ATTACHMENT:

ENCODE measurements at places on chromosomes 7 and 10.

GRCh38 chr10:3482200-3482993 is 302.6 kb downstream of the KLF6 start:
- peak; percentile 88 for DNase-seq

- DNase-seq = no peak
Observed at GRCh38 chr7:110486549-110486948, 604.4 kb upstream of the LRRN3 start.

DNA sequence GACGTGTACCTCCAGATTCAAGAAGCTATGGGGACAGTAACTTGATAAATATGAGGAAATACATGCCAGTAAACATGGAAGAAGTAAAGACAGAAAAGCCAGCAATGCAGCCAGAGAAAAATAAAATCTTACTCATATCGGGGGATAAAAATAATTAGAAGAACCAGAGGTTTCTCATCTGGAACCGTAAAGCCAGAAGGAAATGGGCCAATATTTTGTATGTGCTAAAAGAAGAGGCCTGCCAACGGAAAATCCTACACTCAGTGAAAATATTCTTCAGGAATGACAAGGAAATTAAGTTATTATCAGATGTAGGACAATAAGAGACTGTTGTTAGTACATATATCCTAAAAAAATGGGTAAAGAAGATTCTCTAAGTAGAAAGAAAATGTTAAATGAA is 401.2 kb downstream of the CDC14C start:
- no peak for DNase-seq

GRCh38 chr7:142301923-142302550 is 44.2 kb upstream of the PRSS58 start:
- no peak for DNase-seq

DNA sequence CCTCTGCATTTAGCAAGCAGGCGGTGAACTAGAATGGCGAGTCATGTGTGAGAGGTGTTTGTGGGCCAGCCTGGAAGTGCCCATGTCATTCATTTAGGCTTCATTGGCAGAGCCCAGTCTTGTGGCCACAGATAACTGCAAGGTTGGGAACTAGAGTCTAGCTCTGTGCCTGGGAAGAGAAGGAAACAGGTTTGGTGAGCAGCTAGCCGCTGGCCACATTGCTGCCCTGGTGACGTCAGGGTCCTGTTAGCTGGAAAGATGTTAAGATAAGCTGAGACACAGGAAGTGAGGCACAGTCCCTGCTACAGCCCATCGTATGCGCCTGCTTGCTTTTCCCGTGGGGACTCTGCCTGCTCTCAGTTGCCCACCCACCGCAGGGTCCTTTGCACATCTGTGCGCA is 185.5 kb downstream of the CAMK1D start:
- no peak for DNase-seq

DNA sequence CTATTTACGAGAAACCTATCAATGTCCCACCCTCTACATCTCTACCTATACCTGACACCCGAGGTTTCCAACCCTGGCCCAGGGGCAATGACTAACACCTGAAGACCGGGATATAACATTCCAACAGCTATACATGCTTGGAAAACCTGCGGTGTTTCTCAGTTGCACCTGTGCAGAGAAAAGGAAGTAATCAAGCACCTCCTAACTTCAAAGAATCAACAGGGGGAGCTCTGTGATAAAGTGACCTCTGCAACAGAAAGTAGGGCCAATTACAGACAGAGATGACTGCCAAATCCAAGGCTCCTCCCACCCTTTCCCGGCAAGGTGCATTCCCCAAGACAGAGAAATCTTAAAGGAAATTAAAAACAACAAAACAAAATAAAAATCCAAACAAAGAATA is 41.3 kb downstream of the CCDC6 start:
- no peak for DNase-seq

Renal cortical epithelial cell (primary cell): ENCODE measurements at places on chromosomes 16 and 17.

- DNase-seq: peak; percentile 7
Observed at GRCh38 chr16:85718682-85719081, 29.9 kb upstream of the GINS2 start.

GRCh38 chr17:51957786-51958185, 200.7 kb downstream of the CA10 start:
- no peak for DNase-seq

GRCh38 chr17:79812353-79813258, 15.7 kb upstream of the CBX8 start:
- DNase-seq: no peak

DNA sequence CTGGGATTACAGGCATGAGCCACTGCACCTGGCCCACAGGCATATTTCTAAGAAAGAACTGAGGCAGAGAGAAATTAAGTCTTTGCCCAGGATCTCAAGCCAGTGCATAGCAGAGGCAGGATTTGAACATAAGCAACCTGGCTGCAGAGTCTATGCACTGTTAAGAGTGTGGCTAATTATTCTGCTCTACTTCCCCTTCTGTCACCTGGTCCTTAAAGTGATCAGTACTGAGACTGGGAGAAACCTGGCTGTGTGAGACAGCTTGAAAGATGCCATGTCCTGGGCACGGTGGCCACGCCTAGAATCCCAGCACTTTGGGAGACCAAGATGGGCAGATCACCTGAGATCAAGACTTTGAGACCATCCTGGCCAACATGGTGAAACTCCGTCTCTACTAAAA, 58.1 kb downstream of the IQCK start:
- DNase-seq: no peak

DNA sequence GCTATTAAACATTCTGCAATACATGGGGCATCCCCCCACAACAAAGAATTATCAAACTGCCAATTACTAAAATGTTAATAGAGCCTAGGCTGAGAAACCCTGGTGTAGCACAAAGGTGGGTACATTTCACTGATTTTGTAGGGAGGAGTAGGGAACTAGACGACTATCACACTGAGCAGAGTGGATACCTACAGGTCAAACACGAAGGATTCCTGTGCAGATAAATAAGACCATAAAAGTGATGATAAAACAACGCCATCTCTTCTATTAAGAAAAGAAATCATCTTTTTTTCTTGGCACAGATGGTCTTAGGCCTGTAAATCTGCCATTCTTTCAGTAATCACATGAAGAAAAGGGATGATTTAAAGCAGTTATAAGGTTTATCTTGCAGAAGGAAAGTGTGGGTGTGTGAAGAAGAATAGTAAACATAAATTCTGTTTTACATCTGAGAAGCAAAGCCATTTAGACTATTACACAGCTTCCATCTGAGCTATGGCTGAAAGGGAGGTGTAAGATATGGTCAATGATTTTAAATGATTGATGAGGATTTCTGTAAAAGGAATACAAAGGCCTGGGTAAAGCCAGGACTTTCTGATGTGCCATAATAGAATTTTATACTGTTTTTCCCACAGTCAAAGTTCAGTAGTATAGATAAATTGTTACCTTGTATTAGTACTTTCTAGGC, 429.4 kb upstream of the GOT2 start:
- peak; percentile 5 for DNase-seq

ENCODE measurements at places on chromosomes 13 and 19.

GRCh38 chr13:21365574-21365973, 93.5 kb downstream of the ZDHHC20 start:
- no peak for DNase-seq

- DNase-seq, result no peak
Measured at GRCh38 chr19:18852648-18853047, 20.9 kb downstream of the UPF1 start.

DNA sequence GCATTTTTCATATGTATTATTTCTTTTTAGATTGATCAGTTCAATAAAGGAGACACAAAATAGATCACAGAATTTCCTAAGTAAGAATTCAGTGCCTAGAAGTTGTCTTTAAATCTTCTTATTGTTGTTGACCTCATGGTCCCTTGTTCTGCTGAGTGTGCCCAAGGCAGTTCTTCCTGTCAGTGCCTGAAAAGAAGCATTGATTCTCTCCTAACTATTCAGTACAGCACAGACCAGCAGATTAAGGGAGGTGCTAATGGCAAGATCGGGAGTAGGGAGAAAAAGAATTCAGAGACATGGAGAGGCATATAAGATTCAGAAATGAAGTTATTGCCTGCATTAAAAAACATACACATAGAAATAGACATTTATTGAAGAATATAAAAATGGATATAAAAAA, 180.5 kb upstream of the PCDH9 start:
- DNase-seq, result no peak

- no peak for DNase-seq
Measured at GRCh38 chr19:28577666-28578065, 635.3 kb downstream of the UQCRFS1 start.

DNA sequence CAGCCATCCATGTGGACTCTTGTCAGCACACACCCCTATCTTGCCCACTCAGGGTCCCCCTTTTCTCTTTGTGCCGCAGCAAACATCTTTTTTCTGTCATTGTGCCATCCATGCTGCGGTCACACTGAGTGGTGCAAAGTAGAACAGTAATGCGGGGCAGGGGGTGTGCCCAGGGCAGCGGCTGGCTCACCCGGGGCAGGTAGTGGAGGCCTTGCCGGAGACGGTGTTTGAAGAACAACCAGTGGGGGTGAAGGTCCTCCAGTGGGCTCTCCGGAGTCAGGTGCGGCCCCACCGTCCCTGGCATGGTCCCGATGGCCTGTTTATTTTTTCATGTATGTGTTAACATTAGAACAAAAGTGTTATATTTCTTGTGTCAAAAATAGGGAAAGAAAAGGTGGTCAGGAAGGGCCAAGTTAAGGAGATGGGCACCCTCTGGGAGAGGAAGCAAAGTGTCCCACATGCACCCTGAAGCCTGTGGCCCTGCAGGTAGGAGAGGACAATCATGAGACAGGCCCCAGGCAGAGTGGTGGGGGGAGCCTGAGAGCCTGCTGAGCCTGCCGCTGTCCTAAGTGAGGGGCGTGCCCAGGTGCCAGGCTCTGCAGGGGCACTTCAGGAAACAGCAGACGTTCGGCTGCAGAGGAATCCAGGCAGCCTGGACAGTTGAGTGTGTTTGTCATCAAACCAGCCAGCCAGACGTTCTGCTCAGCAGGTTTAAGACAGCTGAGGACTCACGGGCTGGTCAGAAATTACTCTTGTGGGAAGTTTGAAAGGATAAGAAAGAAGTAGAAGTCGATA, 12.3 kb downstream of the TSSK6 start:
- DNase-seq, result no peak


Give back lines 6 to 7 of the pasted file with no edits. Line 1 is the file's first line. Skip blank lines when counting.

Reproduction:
DNA sequence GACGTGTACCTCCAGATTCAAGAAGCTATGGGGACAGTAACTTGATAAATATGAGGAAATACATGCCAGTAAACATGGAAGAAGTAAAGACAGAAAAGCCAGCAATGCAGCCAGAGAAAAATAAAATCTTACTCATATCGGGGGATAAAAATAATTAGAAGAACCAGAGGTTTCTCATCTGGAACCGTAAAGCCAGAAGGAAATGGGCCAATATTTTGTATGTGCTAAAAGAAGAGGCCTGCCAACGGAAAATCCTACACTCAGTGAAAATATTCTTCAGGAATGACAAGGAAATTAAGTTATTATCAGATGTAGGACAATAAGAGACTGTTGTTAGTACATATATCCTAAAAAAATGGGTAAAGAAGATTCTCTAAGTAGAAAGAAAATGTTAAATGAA is 401.2 kb downstream of the CDC14C start:
- no peak for DNase-seq